Danwei: The Changing Chinese Workplace in Historical and Comparative Perspective

Danwei: The Changing Chinese Workplace in Historical and Comparative Perspective

Danwei: The Changing Chinese Workplace in Historical and Comparative Perspective

Danwei: The Changing Chinese Workplace in Historical and Comparative Perspective

Synopsis

The danwei, or work unit, occupies a central place in Chinese society; at one time it was so entrenched in people's daily life that while one could be without a job, one could not be without a danwei. With outstanding contributors from various disciplines, this volume, a systematic study of the danwei system, addresses three sets of questions from historical and comparative perspectives:

-- What are the origins of the danwei and how did the danwei system become institutionalized?

-- Is it unique to China?

-- What role does the danwei play and has it changed since the launching of the post-Mao reforms?

In addressing these questions. the contributors make a contribution to both Chinese studies and comparative studies of industrial organization and the transition from state socialism.

Excerpt

China today is in the throes of momentous socioeconomic change. The post-Mao reforms have wreaked havoc on such socialist institutions as the household registration system that once enforced a strict separation between city and countryside. That division bespoke a gap between the standard of living in urban and rural China that favored city-dwellers by a ratio of at least three-to-one toward the end of the Maoist period.

The superior living standard found in Chinese cities was largely due to the danwei system, a hierarchy of state-owned workplace units (schools, factories, hospitals, government agencies, and the like) whose employees were guaranteed a variety of perquisites denied to peasants in the countryside: secure jobs, affordable housing, inexpensive medical care, a range of subsidies for everything from transportation to nutrition, and generous retirement pensions. Along with these economic benefits went political controls; the party branch at the work unit closely monitored its employees' public and personal activities, wielding an assortment of rewards and sanctions to encourage politically acceptable behavior. Such incentives, in turn, contributed to a relatively high level of urban social order. Moreover, when popular protests did erupt, they were usually delimited by the confines of the danwei.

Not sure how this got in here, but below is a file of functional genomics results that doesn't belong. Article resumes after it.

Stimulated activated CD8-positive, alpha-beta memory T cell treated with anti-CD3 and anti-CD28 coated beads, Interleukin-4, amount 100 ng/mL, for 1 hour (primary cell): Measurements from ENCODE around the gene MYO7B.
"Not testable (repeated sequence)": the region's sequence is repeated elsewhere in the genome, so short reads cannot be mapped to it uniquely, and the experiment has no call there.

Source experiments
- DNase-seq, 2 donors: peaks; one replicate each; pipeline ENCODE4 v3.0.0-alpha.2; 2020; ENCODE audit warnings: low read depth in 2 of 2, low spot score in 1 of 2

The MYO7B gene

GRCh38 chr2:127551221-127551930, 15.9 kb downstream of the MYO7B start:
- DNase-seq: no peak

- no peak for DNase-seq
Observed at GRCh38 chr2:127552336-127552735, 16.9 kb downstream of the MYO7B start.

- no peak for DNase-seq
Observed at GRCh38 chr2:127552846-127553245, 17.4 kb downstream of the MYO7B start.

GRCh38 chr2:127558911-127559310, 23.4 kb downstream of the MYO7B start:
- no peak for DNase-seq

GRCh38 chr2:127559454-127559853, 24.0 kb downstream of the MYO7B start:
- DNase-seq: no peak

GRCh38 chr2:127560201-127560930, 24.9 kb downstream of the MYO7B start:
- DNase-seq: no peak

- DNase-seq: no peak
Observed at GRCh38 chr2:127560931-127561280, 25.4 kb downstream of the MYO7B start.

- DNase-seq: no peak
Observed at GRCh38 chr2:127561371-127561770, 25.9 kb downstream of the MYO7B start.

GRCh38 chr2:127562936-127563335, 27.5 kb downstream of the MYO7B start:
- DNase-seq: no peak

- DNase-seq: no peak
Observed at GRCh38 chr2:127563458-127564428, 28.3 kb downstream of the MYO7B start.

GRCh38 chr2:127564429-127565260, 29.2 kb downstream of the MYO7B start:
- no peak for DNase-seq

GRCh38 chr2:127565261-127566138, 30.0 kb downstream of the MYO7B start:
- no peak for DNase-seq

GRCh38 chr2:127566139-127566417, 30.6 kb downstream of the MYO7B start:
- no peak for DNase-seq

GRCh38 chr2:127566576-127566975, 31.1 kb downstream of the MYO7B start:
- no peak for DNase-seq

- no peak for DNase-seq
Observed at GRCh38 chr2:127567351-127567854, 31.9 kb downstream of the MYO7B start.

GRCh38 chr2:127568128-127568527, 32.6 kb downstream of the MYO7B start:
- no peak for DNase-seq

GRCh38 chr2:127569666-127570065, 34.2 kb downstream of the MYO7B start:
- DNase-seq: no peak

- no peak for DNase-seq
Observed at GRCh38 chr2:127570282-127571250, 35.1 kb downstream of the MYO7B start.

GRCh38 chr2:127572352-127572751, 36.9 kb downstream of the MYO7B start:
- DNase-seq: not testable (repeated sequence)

The work unit was once so essential to daily life in urban China that people would say one could be without a job, but not without a danwei. Unless one gained the approval of one's danwei, a person could not freely transfer to a different unit. Until recently, one could not buy an airline ticket or check into a . . .

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